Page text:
Review Summary: Pitchfork can eat a big fat donkey-dick for giving this spectacular album a mere 6.7.
Despite Crystal Antlers being the least well-known band among the trio of "Crystal" groups (the other two being Crystal Castles
and Crystal Stilts
), Antlers manages to create some of the most original and energetic sounds to crop up in recent years. The general consensus is that they play a form of psychedelic punk rock with strong garage and progressive influences. Of course, this classification will leave many scratching their heads, wondering what it all means – they are notoriously difficult to pin down to any one genre. With such a vast array of influences one might think that Crystal Antlers would have a difficult time maintaining a cohesive sound, but they more than manage it, creating a collage of old musical influences that ends up sounding fresh and exciting. Perhaps the best way to describe them would be to liken them to the notoriously underrated psych-rock group, The Misunderstood
, if they played aggressive rock rather than pop.
The history of the band is almost as unusual as the music they play. Some of them met at their high school's music class, where their teacher was being prosecuted under allegations of child molestation. In an odd twist of fate this was a good thing for the group, for it afforded time to goof off and experiment with different styles of music. Other members met while playing with various punk rock groups, a couple of them playing alongside H.R. of the legendary Bad Brains
. Not only do the six members of the band play together, but they also work together. Since the band's formation they have held down a job as a collective, working as chimney sweeps. The group claim that the best part about the job is the flexible working hours and the fact that they get to wear top hats while cleaning. Between cleaning chimneys and forging a reputation as one of the most exciting and engaging live acts, Crystal Antlers has released a critically acclaimed extended play and one hell of a debut. Although Tentacles
marks the beginning of a great thing, it also sadly marks the end of Touch and Go records, a label responsible for many great albums. Among their back catalogue include works made by the Buthole Surfers
, The Jesus Lizard
, TV on the Radio
, and Yeah Yeah Yeahs
. Releasing Crystal Antlers' debut is a great way to end such an impressive legacy.
Speaking of the album, Tentacles
starts out with an outbreak of organ notes hit in rapid succession, eventually building up a wall of sound as each instrument adds to the repetitious sonic-slurry. It gives one a mild taste of what's to come, but not enough to quell any surprise over the next track – "Dust". A burst of organ sounds followed by soaring guitars and wailing vocals is what comes after the rather unassuming album intro, leaving the listener completely floored by the audio assualt. It's when listening to "Dust" that one understands that Crystal Antlers is a group that is not gentle or kind to its audience; they refuse to compromise. The wailing vocals, energetic drums, and bluesy guitars don't let up until a third of the way into the album, with the breezy and psychedelic "Vapor Trail". With this track a dichotomy between soft and hard emerges, with most song parts either one or the other, but rarely in between. "Swollen Sky" is one of the rare exceptions to this, which features a mid-paced tempo throughout its entire duration, and turns out to be one of the standout tracks of the album.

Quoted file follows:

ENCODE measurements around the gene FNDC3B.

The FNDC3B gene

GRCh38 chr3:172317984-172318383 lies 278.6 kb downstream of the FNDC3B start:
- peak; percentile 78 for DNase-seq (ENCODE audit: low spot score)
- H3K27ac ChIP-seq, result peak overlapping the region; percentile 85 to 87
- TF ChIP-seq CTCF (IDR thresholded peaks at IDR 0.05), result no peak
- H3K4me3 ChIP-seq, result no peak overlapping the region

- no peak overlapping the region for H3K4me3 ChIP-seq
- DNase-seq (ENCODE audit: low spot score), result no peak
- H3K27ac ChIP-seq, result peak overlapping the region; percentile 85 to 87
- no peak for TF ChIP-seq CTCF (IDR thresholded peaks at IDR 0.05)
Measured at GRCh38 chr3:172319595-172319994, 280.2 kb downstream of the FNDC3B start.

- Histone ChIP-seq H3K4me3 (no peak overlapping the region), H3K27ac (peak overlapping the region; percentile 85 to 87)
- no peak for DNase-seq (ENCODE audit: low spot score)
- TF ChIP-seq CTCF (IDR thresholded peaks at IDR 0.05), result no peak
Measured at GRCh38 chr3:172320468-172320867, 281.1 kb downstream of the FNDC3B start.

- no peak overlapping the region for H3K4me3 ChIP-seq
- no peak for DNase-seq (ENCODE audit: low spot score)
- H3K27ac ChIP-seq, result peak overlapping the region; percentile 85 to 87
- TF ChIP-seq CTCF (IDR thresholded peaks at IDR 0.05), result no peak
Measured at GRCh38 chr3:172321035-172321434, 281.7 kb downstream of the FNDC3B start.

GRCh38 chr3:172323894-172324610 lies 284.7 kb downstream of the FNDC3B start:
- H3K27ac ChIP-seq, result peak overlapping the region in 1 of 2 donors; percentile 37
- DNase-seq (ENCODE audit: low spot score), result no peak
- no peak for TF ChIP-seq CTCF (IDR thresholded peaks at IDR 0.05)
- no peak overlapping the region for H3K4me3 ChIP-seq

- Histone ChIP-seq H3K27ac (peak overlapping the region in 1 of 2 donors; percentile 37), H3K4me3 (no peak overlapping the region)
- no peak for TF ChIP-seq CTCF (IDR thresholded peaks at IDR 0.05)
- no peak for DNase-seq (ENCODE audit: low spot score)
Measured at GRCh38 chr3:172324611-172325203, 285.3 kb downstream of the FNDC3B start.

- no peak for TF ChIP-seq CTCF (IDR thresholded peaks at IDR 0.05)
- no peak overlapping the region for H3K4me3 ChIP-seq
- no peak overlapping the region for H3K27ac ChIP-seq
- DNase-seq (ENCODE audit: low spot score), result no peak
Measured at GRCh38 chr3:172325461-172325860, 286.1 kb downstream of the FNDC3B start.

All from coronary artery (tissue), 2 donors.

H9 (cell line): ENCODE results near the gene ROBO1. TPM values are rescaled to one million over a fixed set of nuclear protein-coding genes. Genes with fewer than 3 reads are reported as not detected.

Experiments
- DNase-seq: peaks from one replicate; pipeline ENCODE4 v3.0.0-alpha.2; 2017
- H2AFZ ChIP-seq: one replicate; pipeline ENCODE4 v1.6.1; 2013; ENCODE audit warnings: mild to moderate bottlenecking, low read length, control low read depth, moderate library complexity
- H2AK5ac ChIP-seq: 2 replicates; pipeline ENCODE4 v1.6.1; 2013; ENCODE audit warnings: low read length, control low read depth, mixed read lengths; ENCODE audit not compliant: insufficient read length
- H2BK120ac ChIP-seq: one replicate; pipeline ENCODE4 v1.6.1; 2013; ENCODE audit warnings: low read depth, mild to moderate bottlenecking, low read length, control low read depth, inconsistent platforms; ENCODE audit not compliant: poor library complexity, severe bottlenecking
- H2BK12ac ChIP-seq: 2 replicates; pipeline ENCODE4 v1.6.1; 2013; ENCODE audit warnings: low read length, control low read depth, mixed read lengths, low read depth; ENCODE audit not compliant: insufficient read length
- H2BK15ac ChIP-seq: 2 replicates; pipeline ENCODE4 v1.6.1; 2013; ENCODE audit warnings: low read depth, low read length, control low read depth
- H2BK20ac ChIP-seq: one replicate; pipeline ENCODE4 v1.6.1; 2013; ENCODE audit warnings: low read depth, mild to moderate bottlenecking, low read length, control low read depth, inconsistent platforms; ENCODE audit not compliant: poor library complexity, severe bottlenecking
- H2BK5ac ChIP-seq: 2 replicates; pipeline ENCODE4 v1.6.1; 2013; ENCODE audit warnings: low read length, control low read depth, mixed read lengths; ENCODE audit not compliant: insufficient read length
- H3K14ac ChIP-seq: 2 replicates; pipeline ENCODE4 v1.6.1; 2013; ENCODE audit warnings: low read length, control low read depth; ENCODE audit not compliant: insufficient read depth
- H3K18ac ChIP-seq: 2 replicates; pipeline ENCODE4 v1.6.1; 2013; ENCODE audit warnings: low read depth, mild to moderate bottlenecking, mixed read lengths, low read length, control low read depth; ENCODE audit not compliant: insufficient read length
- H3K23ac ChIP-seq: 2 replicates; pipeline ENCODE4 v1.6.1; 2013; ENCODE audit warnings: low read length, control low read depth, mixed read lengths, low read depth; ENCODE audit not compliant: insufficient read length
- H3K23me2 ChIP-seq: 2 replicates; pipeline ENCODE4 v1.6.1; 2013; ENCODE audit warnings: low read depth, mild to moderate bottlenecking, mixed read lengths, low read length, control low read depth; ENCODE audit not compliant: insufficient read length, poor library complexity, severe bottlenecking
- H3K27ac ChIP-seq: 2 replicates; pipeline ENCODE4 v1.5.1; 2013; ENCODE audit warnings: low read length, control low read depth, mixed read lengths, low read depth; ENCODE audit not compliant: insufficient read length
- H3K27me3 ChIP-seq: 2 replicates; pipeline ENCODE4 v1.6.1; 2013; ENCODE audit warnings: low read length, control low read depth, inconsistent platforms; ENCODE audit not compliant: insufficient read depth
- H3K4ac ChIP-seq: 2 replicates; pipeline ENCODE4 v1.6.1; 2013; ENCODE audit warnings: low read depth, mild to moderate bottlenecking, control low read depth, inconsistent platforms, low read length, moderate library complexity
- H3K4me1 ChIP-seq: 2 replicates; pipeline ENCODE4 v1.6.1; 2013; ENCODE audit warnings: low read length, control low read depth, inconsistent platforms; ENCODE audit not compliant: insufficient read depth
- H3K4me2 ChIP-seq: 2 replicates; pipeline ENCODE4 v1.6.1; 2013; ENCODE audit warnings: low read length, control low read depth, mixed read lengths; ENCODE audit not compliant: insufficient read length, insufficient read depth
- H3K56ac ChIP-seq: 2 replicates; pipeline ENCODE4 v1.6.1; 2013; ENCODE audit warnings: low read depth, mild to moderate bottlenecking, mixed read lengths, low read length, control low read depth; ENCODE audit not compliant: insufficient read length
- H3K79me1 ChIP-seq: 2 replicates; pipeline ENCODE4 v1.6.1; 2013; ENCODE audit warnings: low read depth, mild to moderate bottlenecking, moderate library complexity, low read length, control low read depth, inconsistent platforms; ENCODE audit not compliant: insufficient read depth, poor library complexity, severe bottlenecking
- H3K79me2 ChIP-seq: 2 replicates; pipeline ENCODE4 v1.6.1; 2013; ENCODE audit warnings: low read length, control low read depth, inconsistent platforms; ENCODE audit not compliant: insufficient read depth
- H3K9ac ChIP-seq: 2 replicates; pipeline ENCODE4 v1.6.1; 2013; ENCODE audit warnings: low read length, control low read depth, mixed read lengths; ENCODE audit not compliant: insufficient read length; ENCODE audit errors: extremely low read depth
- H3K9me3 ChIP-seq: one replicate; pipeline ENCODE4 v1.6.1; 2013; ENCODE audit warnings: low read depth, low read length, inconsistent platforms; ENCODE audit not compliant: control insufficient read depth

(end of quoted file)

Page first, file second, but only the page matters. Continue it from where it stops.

is besieged in raw emotion, with Johnny Bell's wails sounding at times angry, and others times sad and tormented. The bluesy guitars, which wouldn't sound out of place on Derek and the Dominos
’ Layla and Other Assorted Love Songs
, add an edge to the music that allows Bell to sound sincere on every song. The organs competently give a consistent rhythm to the music, allowing the guitars the freedom to completely rock out. Occasionally, the organ diverges from this task and directly leads Bell's vocals on, creating a more cathartic experience; on tracks such as "Memorized" this is done to great effect. A unique feature of Crystal Antlers is the fact that they have a drummer and a percussionist, the latter of which goes by the pseudonym "Sexual Chocolate". Together they deliver a beautiful performance, leading one to conclude that they are the source of much of the band's energy. The bass fills out the sound of the record into a cohesive unit, with Bell creating some insanely catchy bass lines, with tracks like "Tentacles" serving as magnificent examples. With such aggressive and sad songs one couldn't be blamed for thinking that the emotion distributed on each song is artificial, for the sake of art. What do these guys have to be so angry about? Evidently, they have a lot to be angry about. Though it's difficult to discern lyrical content, Crystal Antlers have stated in interviews that "Swollen Skies", for example, was written about a friend who was brutally murdered in front of his parents. This story gives more resonance to Bell when he cries, at the climax of the song, "Now you'll find me free". In some tracks one may even notice, despite the aggression, a modest amount of frailty in Bell's voice.
With such a high degree of musicianship, craftsmanship, and emotional depth, it's unusual that it has received such a lukewarm reception from most publications, or worse still, being out-right ignored. One might argue that this album suffers from poor production, for it was recorded in a single week, but that gives this album character and a sense of danger. With the exception of Animal Collective
's latest offering, Tentacles
is without a doubt the best weird indie-fag album of the year.